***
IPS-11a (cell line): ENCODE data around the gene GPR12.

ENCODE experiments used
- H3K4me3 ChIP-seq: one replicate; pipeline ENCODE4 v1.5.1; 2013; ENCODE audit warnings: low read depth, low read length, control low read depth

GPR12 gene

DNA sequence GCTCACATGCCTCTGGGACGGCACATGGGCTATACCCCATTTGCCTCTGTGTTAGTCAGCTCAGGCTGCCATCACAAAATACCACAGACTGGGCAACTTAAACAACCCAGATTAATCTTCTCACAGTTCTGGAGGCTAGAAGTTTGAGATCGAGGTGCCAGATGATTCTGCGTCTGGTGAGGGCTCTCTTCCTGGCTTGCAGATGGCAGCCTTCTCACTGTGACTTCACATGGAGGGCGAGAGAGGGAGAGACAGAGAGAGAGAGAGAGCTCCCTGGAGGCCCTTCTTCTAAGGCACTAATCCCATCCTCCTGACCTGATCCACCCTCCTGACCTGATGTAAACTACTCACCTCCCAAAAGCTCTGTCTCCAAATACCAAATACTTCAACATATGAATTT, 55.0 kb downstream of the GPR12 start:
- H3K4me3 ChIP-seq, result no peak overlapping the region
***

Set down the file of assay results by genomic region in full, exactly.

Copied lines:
IPS-11a (cell line): ENCODE data around the gene GPR12.

ENCODE experiments used
- H3K4me3 ChIP-seq: one replicate; pipeline ENCODE4 v1.5.1; 2013; ENCODE audit warnings: low read depth, low read length, control low read depth

GPR12 gene

DNA sequence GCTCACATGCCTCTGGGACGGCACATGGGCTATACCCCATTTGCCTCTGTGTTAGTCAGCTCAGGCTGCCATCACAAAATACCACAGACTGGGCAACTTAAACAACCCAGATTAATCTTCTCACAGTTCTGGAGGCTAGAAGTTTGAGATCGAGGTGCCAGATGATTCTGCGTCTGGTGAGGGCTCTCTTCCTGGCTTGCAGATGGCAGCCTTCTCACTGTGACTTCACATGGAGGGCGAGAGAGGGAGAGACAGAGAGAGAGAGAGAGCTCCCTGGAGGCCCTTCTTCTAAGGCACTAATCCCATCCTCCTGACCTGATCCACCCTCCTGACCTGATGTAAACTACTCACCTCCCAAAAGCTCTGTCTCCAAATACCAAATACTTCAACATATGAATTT, 55.0 kb downstream of the GPR12 start:
- H3K4me3 ChIP-seq, result no peak overlapping the region